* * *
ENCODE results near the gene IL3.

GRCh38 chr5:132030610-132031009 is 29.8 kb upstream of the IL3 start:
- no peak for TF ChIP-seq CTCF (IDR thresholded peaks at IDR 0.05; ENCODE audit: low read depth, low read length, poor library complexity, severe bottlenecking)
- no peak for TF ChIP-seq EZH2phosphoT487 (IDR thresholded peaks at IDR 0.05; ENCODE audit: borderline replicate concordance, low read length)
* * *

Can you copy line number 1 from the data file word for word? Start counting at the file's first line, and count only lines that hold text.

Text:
ENCODE results near the gene IL3.